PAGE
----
SINGAPORE - An insurance association which was sued for offering an MBA course which later turned out to be unaccredited has decided not to fight the case.
Instead, the Insurance and Financial Practitioners Association of Singapore (Ifpas) has accepted the district court's ruling issued last week that it pay financial adviser Davy Goh Peng Yang $17,500.
The sum includes $13,500 in fees he had paid in 2004 for the Master of Business Administration course run by Vancouver University, which he later found out was not formally recognised as a university, as well as legal costs.
Mr Goh, 36, had alleged in his suit that Ifpas had failed to conduct proper checks before asking members to sign up for the MBA course it marketed.
"Being a professional association, I thought Ifpas would have done proper checks before asking its members to sign up for the course," he said.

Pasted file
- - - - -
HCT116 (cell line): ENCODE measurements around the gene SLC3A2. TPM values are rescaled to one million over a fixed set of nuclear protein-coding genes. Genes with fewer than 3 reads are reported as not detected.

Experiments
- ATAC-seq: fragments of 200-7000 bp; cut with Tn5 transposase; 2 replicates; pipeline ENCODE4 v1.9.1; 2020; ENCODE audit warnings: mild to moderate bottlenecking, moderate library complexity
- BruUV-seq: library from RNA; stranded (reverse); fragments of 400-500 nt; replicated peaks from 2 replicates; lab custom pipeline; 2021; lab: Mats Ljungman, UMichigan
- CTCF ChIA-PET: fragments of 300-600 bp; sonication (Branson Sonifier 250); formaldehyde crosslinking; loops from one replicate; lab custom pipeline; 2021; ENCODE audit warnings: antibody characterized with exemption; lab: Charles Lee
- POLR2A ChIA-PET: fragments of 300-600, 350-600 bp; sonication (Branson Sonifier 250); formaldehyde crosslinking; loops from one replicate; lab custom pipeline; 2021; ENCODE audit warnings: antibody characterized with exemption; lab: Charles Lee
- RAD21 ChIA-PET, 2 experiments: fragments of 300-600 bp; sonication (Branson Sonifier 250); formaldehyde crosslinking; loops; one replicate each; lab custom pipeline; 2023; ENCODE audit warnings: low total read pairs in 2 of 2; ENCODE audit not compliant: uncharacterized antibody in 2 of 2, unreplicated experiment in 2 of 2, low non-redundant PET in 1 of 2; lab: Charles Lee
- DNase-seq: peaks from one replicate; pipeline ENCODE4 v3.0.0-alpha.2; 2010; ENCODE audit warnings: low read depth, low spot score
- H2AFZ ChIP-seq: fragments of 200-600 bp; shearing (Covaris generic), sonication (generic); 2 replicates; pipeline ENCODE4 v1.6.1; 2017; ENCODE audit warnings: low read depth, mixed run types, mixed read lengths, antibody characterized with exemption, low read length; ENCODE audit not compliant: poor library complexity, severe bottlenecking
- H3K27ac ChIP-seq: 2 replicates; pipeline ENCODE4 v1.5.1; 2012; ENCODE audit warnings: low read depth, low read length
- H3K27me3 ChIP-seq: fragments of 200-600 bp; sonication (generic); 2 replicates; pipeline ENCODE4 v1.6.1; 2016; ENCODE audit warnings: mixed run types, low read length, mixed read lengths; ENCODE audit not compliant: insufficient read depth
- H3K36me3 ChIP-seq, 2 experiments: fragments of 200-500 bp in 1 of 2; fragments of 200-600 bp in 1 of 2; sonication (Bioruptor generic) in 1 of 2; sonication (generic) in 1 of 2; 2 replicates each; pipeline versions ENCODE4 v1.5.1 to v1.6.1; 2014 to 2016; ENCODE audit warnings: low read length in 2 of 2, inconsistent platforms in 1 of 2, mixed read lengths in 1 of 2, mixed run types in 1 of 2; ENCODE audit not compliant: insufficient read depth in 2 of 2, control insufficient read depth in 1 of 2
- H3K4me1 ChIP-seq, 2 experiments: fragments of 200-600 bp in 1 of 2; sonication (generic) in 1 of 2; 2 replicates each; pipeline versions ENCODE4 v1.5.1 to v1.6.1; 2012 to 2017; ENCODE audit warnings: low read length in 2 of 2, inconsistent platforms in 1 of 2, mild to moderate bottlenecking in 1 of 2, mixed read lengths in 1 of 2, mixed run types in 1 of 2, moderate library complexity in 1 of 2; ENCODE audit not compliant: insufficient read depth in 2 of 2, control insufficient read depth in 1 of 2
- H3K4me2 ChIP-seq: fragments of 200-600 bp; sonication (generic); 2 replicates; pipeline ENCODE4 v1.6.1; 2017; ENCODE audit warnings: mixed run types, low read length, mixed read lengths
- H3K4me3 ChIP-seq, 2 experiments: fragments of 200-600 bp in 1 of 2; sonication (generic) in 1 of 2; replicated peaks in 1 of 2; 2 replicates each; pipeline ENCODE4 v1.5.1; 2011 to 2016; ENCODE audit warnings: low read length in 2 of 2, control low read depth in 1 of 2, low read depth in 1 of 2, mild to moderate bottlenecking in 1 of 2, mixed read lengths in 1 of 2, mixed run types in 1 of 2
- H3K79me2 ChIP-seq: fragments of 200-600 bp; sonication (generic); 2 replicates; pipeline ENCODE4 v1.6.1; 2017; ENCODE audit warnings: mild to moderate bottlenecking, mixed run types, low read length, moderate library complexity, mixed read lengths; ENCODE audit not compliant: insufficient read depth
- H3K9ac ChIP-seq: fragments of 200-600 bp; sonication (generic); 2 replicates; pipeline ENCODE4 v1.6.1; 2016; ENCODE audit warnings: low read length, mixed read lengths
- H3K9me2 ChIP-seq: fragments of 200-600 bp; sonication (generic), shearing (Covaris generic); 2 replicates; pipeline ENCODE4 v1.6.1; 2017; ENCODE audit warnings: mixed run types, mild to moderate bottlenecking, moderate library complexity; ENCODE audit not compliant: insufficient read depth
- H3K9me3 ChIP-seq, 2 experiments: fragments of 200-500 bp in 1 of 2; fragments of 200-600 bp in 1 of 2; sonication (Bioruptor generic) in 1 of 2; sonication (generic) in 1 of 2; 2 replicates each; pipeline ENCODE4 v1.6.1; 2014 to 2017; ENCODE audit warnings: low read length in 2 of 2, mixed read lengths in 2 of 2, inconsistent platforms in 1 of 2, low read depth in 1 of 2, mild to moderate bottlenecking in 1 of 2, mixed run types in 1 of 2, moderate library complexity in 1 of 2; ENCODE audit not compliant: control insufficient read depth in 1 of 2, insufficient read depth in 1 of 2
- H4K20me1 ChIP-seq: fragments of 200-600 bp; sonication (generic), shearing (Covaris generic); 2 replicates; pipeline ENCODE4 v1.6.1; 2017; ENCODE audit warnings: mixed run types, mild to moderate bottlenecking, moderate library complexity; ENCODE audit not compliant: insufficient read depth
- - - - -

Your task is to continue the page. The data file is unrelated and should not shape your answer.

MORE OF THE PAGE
He had asked for his fees to be refunded but Ifpas refused, claiming it was responsible only for marketing the course. It said the programme was run jointly by the Canadian school and CPPD Systems Associates, a firm headed by retired Nanyang Technological University professor B. C. Ghosh.
Mr Goh, who completed the course in 2005, decided to sue in 2011 - the same year The Straits Times published an expose on how about 100 agents from large insurance houses such as Great Eastern had unaccredited MBAs from Vancouver University.
The school reportedly operated for more than a decade despite not having accreditation from the Canadian government.
In 2007, it was served a shut-down order by the Supreme Court of British Columbia.